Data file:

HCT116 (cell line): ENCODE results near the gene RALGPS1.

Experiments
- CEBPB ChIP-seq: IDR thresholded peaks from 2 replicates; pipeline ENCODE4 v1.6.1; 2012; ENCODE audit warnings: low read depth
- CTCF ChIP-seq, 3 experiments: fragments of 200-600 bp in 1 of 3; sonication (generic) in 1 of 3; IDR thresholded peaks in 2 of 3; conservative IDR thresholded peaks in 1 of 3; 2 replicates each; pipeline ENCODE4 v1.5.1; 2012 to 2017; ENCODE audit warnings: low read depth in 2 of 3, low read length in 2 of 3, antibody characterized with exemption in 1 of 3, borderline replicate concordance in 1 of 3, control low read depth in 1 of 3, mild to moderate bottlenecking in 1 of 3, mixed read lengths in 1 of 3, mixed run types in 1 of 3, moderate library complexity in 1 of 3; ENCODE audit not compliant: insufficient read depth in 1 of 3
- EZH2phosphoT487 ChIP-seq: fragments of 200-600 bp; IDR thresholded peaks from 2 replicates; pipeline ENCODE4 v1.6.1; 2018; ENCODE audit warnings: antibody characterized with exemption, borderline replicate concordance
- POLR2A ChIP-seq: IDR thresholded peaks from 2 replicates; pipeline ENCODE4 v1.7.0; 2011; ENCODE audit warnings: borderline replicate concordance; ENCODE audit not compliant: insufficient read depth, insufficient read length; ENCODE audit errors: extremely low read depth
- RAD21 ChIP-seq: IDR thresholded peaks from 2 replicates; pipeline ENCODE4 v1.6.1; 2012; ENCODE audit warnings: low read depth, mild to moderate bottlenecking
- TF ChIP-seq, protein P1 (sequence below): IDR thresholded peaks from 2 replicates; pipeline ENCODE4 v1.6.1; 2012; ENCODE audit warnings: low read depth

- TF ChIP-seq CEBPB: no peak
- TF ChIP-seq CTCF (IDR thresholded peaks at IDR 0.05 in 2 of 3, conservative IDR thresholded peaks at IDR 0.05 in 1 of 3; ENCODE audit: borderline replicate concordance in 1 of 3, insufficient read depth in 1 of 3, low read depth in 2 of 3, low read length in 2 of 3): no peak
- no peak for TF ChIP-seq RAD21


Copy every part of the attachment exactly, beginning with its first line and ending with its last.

HCT116 (cell line): ENCODE results near the gene RALGPS1.

Experiments
- CEBPB ChIP-seq: IDR thresholded peaks from 2 replicates; pipeline ENCODE4 v1.6.1; 2012; ENCODE audit warnings: low read depth
- CTCF ChIP-seq, 3 experiments: fragments of 200-600 bp in 1 of 3; sonication (generic) in 1 of 3; IDR thresholded peaks in 2 of 3; conservative IDR thresholded peaks in 1 of 3; 2 replicates each; pipeline ENCODE4 v1.5.1; 2012 to 2017; ENCODE audit warnings: low read depth in 2 of 3, low read length in 2 of 3, antibody characterized with exemption in 1 of 3, borderline replicate concordance in 1 of 3, control low read depth in 1 of 3, mild to moderate bottlenecking in 1 of 3, mixed read lengths in 1 of 3, mixed run types in 1 of 3, moderate library complexity in 1 of 3; ENCODE audit not compliant: insufficient read depth in 1 of 3
- EZH2phosphoT487 ChIP-seq: fragments of 200-600 bp; IDR thresholded peaks from 2 replicates; pipeline ENCODE4 v1.6.1; 2018; ENCODE audit warnings: antibody characterized with exemption, borderline replicate concordance
- POLR2A ChIP-seq: IDR thresholded peaks from 2 replicates; pipeline ENCODE4 v1.7.0; 2011; ENCODE audit warnings: borderline replicate concordance; ENCODE audit not compliant: insufficient read depth, insufficient read length; ENCODE audit errors: extremely low read depth
- RAD21 ChIP-seq: IDR thresholded peaks from 2 replicates; pipeline ENCODE4 v1.6.1; 2012; ENCODE audit warnings: low read depth, mild to moderate bottlenecking
- TF ChIP-seq, protein P1 (sequence below): IDR thresholded peaks from 2 replicates; pipeline ENCODE4 v1.6.1; 2012; ENCODE audit warnings: low read depth

- TF ChIP-seq CEBPB: no peak
- TF ChIP-seq CTCF (IDR thresholded peaks at IDR 0.05 in 2 of 3, conservative IDR thresholded peaks at IDR 0.05 in 1 of 3; ENCODE audit: borderline replicate concordance in 1 of 3, insufficient read depth in 1 of 3, low read depth in 2 of 3, low read length in 2 of 3): no peak
- no peak for TF ChIP-seq RAD21